This past Sunday, First Baptist Church of Asheville had a service of dedication for our new hymnals, a significant event for us, because it reaffirmed the centrality of God-focused, joyful and reverent worship for our community of faith. Our music ministry led us to sing “psalms, hymns, and spiritual songs” in a service filled with praise, prayer, energy, and passion. What follows are remarks I made as a part of that service:
Annie Dillard once said that “The Creator loves pizzazz!” Church music is praise and prayer, gratitude and longing, with pizzazz, which is why our pizzazz-loving God is also a music lover.
After all, music rises up from God’s majestic and wonderful creation. “This is my Father’s world/ And to my listening ears/All nature sings and round me rings/the music of the spheres.” Biologist Lewis Thomas heard the music of the earth and its creatures:
Termites make percussive sounds. . . “like notes of a tympani section. . . .Fish make sounds by clicking their teeth, blowing air, and drumming with special muscles against tuned inflated air bladders. The thrush in my backyard sings down his nose in meditative, liquid runs of melody, over and over again, and I have the strangest impression that he does this. . . for pleasure. Some of the time he seems to be practicing like a virtuoso in his apartment. . . It is a meditative kind of music, and I cannot believe that he is simply saying, “thrush here.”
Nature is pulsing with pizzazz and alive with song, ceaselessly thrilling with joy and clamoring in need. You and I, though, get out of rhythm, fall into disharmony, and lose our voices. Guilt or grief silences the music. Hurry and noise drown it out. Fear and worry leave no energy for poetry and pipe organ, searching words and soaring tunes.
In worship, though, we turn our attention from ourselves to God, open our souls as we open our hymnals, and lift our hearts as we lift our voices. In worship, offered to God, music becomes a means of miracle: Anthems announce the birth of joy in the place of sorrow. Doxology declares that God rules the world with truth and grace. Hymns herald the new creation, bursting to life amid the waste and ruins of a groaning, grieving earth. Songs slip past the sealed tomb of our despair and raises hope from the dead. Worship restores our pizzazz, and, while I am not sure exactly sure what it takes to brew up a batch of pizzazz, I know that two of its crucial ingredients are God’s Spirit and our music.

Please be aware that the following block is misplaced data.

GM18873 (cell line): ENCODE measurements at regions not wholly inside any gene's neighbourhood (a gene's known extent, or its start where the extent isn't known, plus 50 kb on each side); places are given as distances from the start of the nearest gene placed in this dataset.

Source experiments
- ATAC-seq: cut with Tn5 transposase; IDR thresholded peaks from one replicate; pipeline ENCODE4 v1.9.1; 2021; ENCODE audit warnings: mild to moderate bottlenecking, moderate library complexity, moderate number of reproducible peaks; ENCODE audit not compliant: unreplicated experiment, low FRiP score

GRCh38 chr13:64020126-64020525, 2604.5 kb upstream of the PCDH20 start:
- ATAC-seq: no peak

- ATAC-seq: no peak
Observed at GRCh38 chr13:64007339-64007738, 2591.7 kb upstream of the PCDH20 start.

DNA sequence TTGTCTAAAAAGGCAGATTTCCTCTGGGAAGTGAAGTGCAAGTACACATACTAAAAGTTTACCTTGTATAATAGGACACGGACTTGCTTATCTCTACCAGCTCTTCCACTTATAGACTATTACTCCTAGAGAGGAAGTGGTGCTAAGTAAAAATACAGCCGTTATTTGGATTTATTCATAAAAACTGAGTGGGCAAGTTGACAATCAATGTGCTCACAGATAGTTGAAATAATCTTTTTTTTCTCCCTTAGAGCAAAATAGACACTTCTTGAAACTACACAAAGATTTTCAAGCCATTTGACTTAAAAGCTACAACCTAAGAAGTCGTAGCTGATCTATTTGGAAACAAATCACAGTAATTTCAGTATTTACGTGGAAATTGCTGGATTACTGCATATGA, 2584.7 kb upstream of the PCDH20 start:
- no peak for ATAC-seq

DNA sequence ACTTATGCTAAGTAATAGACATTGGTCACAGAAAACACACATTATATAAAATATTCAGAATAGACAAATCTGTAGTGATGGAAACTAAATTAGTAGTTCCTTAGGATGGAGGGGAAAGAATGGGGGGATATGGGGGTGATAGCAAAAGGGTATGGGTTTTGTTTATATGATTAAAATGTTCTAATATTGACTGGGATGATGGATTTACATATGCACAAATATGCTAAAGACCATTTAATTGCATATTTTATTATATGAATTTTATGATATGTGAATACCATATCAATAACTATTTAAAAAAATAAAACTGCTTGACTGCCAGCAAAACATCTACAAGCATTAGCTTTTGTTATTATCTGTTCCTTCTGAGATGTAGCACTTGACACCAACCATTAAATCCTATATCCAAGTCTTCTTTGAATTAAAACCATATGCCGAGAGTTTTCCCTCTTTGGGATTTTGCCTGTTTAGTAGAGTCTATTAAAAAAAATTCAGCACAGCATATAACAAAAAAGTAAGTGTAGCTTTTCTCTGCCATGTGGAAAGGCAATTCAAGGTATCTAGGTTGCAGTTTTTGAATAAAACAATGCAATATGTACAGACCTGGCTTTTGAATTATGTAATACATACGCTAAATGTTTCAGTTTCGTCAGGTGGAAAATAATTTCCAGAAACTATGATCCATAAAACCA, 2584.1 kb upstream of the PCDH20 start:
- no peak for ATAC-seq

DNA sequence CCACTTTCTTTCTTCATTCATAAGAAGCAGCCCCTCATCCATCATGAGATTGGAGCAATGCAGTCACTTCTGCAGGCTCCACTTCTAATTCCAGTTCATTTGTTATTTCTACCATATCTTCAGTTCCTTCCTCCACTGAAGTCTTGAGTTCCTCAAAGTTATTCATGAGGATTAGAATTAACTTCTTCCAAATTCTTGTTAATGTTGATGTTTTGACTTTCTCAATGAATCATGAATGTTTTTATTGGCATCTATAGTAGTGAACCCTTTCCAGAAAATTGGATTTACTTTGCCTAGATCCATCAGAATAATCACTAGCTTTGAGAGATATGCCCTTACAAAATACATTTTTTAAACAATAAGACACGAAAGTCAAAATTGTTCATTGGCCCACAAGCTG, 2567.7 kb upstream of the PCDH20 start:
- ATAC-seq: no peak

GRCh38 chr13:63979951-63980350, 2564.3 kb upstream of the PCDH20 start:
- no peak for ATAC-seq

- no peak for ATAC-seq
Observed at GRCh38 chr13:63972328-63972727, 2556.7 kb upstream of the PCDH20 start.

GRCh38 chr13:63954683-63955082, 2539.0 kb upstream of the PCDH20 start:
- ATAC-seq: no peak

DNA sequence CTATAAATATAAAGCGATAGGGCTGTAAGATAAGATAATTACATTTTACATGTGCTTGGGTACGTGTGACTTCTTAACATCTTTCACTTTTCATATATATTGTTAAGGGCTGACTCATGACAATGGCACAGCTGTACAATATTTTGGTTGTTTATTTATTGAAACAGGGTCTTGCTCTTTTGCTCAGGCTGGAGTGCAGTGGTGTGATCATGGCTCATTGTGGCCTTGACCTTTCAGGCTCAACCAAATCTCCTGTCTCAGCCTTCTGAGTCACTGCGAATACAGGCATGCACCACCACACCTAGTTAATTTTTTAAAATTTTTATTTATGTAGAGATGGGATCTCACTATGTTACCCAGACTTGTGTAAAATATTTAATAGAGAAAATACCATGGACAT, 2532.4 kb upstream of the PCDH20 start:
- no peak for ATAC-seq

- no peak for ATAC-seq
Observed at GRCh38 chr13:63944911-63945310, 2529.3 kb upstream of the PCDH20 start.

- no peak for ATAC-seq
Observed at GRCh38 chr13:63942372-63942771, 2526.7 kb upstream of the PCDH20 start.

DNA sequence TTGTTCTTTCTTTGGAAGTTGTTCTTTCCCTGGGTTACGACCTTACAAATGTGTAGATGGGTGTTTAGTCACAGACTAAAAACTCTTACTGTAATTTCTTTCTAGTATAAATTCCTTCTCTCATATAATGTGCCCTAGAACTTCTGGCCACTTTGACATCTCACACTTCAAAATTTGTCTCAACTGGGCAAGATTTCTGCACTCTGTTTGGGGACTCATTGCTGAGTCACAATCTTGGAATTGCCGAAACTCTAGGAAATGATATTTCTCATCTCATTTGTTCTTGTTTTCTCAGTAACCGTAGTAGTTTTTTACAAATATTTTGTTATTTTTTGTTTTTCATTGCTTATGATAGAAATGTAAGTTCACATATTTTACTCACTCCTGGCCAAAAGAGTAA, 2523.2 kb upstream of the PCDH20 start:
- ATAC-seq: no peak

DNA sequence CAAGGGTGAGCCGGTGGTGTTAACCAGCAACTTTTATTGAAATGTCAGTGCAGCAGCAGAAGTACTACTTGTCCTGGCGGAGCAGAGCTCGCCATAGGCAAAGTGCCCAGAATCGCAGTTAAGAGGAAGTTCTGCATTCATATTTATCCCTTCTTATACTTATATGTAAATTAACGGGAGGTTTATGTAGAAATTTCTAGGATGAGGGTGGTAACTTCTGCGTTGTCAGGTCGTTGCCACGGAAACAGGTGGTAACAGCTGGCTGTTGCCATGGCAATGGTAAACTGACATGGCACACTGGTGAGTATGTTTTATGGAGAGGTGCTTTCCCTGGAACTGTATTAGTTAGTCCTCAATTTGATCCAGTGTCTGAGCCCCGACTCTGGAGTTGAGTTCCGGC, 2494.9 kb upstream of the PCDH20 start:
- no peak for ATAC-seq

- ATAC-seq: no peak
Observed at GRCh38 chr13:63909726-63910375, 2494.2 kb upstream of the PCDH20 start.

How impoverished would our sense of God’s grandeur be without “The Hallelujah Chorus? How much harder would it be to believe the Easter good news without “Christ the Lord is Risen Today”? Imagine a candlelit Christmas Eve without the wonder and peace of “Silent Night, Holy Night.” What merely spoken words of assurance could we substitute for “O Love that Wilt Not Let Me Go” What sermon could carry us through grief like “O God our Help in Ages Past”? How much grace would go unfelt, unknown, without “Amazing Grace, How Sweet the Sound”?
God’s Spirit and our music spark pizzazz, and that pizzazz takes us where words alone cannot take us. Like all things human, words fall short of the glory of God which shines from the face of Jesus Christ. Words fashioned into poetry and carried along by music get us closer to that divine radiance. Music wings our thoughts and feelings and sets them soaring to heights words alone could never reach. It takes us to depths that mere ideas and bare facts cannot plumb.
In his poem addressed to “Church Musick,” George Herbert said, “if I travel in your companie/You know the way to heaven’s door.” I don’t always know the way, can’t always see the next step, or, if I see it, I don’t always have the will and the strength to take it. The Spirit of our music knows the way. Hymns take us to bright joy and blazing beauty. Songs accompany us to shining wonder and shimmering hope. They take us home; they takes us to God. How can we, why would we, keep from singing?